If you admit your position is stupid, then why advocate it in the first place?

That's not what I said. Roll Eyes

I said it's currently impractical so we need to take intermediate steps to get there. Those are two entirely different things.


EDIT - sorry if I was a bit of a dick here, was in a rather bad mood yesterday
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« Reply #30 on: March 19, 2012, 10:02:59 am »
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What should I do then Dibble? Should I oppose laws restricting abortion in strange ways just because they don't prosecute the women with murder? Heck, should I even oppose attempts to outlaw it if they wouldn't charge the women with murder for the sake of moral consistency?

None of that would accomplish a thing toward stopping abortion.

Supporting the strange laws isn't stopping it either. As I pointed out it just puts the women who actually have a medical need for the procedure through extra pain and defunds programs that might actually prevent abortions. I mean seriously, do you honestly think that forcing women to give birth to stillborn babies is going to help your cause?

That's not what I said.

Earlier you did say you want Planned Parenthood to not get money, (again, even though none of those funds are used for abortion) and the bolded section indicates that you think you should support laws that restrict abortion in strange ways. If that's not your position, then what do you support?

Quote
Oh yes, blowing up abortion clinics is a great way to convince people to outlaw abortion Roll Eyes

Didn't say it was. I said terrorism is unfortunately effective. You don't have to get people to outlaw it, you just have to get the providers to stop doing it. I'm not saying you should either. Frankly I think you shouldn't try to legislate your religious morality (and yes, I'm thinking your position is based on your religious beliefs) on others.

Quote
Quote
The other point that is somewhat lost in this thread is that the amount of time spent in prison is probably not the most important factor in stopping women from having an abortion. The sentence would need to be substantial, yes, but if you suddenly decided to change the laws such that women who had an abortion would be charged with murder starting tomorrow, you would end up with an unmangeable flow of women into the justice system and no way of dealing with that. As a result that would never happen. Too many women who've killed their children but still could live socially productive lives would be forced behind bars, making it all so prohbively expensive and unpopular the public would outcry against such a measure in enough force that it would not last.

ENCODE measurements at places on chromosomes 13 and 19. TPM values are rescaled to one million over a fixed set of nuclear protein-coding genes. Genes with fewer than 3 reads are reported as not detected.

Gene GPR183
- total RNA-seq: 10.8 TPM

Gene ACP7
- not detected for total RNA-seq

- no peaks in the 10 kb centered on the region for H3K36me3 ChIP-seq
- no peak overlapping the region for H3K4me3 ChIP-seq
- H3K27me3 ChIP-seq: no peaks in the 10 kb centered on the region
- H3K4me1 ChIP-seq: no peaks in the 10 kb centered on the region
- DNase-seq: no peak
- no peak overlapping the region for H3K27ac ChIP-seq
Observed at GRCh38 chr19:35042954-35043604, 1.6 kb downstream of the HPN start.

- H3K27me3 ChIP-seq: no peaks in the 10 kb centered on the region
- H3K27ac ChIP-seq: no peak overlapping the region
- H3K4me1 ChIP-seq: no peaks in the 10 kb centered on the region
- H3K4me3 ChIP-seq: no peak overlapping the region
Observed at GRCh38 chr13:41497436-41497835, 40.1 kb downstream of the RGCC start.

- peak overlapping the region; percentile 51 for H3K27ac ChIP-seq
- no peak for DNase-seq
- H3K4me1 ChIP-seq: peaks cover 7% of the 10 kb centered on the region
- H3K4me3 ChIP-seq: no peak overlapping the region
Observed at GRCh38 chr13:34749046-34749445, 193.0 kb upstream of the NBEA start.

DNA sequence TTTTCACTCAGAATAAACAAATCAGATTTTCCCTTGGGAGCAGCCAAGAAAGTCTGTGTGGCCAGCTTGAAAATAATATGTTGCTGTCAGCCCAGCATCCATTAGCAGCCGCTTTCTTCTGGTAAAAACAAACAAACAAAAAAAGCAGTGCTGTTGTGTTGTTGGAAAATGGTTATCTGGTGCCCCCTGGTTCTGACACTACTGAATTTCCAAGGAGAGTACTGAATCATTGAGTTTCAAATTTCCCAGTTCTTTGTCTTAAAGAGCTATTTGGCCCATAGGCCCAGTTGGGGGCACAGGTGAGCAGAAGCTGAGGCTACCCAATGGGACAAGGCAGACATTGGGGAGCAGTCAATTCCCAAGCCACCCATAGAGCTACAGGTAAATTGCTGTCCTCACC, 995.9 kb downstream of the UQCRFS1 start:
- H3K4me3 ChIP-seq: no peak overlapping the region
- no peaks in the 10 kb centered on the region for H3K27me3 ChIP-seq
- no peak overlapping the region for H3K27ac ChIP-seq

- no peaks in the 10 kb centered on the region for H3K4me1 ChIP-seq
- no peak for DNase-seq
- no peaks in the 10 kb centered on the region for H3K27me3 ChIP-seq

If you admit your position is stupid, then why advocate it in the first place?

That's not what I said. Roll Eyes

I said it's currently impractical so we need to take intermediate steps to get there. Those are two entirely different things.

And your intermediate steps are...? I mean seriously, your argument above kind of makes it such that no such steps would be feasible either.
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« Reply #31 on: March 19, 2012, 11:34:10 am »
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What should I do then Dibble? Should I oppose laws restricting abortion in strange ways just because they don't prosecute the women with murder? Heck, should I even oppose attempts to outlaw it if they wouldn't charge the women with murder for the sake of moral consistency?

None of that would accomplish a thing toward stopping abortion.

Supporting the strange laws isn't stopping it either. As I pointed out it just puts the women who actually have a medical need for the procedure through extra pain and defunds programs that might actually prevent abortions. I mean seriously, do you honestly think that forcing women to give birth to stillborn babies is going to help your cause?

That's not what I said.

Earlier you did say you want Planned Parenthood to not get money, (again, even though none of those funds are used for abortion) and the bolded section indicates that you think you should support laws that restrict abortion in strange ways. If that's not your position, then what do you support?

I support making women see ultrasounds to try and guilt them out of having abortions. I support parental notification/consent laws. I support anything that makes abortion illegal after a certain point. I support laws requiring a "waiting period" or a doctor "explaining all other options" since they increase the chance a woman will make the opposite decision. And yes, I would support defunding Planned Parenthood from other services as well because they are our nation's largest abortion provider and anything that hurts them is likely to make abortions more difficult to obtain.

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Oh yes, blowing up abortion clinics is a great way to convince people to outlaw abortion Roll Eyes

Didn't say it was. I said terrorism is unfortunately effective. You don't have to get people to outlaw it, you just have to get the providers to stop doing it. I'm not saying you should either. Frankly I think you shouldn't try to legislate your religious morality (and yes, I'm thinking your position is based on your religious beliefs) on others.

Yes, you caught me! I'm trying to legislate my religious morality! Murder is against my religious beliefs and yet, I still think it should be illegal!

Quote
Quote
The other point that is somewhat lost in this thread is that the amount of time spent in prison is probably not the most important factor in stopping women from having an abortion. The sentence would need to be substantial, yes, but if you suddenly decided to change the laws such that women who had an abortion would be charged with murder starting tomorrow, you would end up with an unmangeable flow of women into the justice system and no way of dealing with that. As a result that would never happen. Too many women who've killed their children but still could live socially productive lives would be forced behind bars, making it all so prohbively expensive and unpopular the public would outcry against such a measure in enough force that it would not last.